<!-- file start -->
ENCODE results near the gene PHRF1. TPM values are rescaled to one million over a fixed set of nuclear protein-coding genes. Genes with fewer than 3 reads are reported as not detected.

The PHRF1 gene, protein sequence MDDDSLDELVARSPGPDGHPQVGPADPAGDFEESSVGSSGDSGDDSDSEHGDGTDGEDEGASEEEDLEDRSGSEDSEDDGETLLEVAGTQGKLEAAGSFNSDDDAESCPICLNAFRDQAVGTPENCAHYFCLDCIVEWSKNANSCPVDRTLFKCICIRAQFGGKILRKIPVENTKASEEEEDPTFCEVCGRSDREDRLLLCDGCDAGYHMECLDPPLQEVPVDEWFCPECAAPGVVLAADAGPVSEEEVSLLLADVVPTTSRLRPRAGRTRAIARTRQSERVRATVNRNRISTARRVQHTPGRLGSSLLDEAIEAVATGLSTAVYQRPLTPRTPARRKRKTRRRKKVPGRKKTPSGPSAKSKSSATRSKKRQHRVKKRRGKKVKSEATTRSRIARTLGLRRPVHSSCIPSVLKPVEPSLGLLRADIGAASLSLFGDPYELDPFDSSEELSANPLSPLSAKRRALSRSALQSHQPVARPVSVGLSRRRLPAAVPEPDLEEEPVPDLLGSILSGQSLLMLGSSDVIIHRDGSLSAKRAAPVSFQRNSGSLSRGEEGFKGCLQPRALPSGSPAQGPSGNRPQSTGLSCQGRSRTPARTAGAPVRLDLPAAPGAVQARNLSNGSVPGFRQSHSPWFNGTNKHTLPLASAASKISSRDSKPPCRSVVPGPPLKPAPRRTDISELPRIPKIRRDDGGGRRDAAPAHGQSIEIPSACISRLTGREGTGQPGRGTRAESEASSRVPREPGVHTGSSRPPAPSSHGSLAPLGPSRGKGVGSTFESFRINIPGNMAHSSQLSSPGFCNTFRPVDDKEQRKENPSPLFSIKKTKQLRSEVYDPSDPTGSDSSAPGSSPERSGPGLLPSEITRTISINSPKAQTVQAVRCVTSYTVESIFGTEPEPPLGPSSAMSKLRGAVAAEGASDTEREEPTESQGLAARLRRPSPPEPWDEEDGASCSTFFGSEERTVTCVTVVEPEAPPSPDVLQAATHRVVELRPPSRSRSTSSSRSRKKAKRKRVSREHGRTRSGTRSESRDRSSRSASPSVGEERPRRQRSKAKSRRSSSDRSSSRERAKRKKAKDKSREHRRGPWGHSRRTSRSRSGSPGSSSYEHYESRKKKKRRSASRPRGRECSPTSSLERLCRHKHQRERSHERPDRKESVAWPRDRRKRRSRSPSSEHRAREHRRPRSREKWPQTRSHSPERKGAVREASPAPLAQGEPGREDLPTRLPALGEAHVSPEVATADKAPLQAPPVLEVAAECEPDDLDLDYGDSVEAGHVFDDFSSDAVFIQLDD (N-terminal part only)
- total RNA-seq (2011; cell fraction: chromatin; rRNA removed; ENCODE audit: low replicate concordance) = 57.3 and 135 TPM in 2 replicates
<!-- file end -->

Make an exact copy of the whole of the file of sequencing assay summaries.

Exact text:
ENCODE results near the gene PHRF1. TPM values are rescaled to one million over a fixed set of nuclear protein-coding genes. Genes with fewer than 3 reads are reported as not detected.

The PHRF1 gene, protein sequence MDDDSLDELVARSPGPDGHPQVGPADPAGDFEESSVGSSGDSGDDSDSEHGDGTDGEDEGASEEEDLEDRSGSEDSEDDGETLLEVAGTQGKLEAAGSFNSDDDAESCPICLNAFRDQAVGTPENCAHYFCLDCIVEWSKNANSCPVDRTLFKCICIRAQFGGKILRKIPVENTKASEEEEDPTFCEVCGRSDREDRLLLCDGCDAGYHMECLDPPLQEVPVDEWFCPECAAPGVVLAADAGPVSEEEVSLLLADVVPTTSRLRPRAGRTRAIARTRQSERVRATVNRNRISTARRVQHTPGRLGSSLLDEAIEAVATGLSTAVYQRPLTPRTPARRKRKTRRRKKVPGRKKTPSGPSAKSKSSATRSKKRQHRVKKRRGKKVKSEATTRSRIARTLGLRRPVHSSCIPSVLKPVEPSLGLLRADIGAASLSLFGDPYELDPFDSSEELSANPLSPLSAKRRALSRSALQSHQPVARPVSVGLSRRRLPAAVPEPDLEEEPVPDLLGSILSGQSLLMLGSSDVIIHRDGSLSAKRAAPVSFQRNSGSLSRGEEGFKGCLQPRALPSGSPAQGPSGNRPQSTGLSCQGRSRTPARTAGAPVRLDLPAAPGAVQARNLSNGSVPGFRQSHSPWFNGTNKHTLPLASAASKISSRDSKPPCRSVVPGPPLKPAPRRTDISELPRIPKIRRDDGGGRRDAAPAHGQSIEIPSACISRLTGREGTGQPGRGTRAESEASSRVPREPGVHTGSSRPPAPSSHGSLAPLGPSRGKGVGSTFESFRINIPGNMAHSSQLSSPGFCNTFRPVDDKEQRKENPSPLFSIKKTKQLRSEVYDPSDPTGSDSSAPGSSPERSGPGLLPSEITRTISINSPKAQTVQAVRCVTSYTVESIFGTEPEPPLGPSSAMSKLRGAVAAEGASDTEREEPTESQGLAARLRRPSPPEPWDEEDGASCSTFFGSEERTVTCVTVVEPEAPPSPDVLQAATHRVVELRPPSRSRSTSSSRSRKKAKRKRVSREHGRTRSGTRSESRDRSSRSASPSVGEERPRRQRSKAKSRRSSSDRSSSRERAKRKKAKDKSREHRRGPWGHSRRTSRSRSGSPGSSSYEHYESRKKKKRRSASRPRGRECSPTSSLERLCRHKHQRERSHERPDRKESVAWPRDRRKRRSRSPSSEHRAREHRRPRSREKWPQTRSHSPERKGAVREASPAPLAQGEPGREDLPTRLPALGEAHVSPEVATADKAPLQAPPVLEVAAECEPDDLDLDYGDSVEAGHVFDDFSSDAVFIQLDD (N-terminal part only)
- total RNA-seq (2011; cell fraction: chromatin; rRNA removed; ENCODE audit: low replicate concordance) = 57.3 and 135 TPM in 2 replicates